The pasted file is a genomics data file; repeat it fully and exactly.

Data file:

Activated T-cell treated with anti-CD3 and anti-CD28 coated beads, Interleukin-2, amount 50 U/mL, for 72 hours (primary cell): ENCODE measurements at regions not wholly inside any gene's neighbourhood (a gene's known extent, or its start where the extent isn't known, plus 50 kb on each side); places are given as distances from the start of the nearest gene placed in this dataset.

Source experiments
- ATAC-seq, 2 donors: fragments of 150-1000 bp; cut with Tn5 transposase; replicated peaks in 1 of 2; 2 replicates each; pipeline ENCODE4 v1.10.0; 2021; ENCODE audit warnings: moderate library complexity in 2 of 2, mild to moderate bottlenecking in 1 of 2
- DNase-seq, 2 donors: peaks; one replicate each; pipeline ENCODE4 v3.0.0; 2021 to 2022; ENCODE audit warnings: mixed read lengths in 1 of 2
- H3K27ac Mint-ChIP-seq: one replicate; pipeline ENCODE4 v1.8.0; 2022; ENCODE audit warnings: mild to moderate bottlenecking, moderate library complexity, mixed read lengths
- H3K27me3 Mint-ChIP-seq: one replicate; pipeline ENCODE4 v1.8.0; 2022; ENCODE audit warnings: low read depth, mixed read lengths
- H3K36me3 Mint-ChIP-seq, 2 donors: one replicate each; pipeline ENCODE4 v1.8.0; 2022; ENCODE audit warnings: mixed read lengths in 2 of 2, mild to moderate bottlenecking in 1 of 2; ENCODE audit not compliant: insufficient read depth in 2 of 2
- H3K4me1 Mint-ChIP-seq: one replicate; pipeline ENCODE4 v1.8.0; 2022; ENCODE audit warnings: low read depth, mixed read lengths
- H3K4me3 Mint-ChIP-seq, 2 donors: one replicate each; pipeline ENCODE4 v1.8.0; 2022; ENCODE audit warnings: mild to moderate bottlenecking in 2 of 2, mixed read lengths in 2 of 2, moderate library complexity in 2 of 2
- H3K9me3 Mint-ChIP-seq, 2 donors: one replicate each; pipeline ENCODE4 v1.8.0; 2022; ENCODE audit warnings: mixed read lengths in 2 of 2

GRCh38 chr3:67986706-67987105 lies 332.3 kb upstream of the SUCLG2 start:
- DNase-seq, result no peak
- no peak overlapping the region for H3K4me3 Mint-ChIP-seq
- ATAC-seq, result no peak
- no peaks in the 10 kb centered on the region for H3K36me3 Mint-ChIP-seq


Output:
Activated T-cell treated with anti-CD3 and anti-CD28 coated beads, Interleukin-2, amount 50 U/mL, for 72 hours (primary cell): ENCODE measurements at regions not wholly inside any gene's neighbourhood (a gene's known extent, or its start where the extent isn't known, plus 50 kb on each side); places are given as distances from the start of the nearest gene placed in this dataset.

Source experiments
- ATAC-seq, 2 donors: fragments of 150-1000 bp; cut with Tn5 transposase; replicated peaks in 1 of 2; 2 replicates each; pipeline ENCODE4 v1.10.0; 2021; ENCODE audit warnings: moderate library complexity in 2 of 2, mild to moderate bottlenecking in 1 of 2
- DNase-seq, 2 donors: peaks; one replicate each; pipeline ENCODE4 v3.0.0; 2021 to 2022; ENCODE audit warnings: mixed read lengths in 1 of 2
- H3K27ac Mint-ChIP-seq: one replicate; pipeline ENCODE4 v1.8.0; 2022; ENCODE audit warnings: mild to moderate bottlenecking, moderate library complexity, mixed read lengths
- H3K27me3 Mint-ChIP-seq: one replicate; pipeline ENCODE4 v1.8.0; 2022; ENCODE audit warnings: low read depth, mixed read lengths
- H3K36me3 Mint-ChIP-seq, 2 donors: one replicate each; pipeline ENCODE4 v1.8.0; 2022; ENCODE audit warnings: mixed read lengths in 2 of 2, mild to moderate bottlenecking in 1 of 2; ENCODE audit not compliant: insufficient read depth in 2 of 2
- H3K4me1 Mint-ChIP-seq: one replicate; pipeline ENCODE4 v1.8.0; 2022; ENCODE audit warnings: low read depth, mixed read lengths
- H3K4me3 Mint-ChIP-seq, 2 donors: one replicate each; pipeline ENCODE4 v1.8.0; 2022; ENCODE audit warnings: mild to moderate bottlenecking in 2 of 2, mixed read lengths in 2 of 2, moderate library complexity in 2 of 2
- H3K9me3 Mint-ChIP-seq, 2 donors: one replicate each; pipeline ENCODE4 v1.8.0; 2022; ENCODE audit warnings: mixed read lengths in 2 of 2

GRCh38 chr3:67986706-67987105 lies 332.3 kb upstream of the SUCLG2 start:
- DNase-seq, result no peak
- no peak overlapping the region for H3K4me3 Mint-ChIP-seq
- ATAC-seq, result no peak
- no peaks in the 10 kb centered on the region for H3K36me3 Mint-ChIP-seq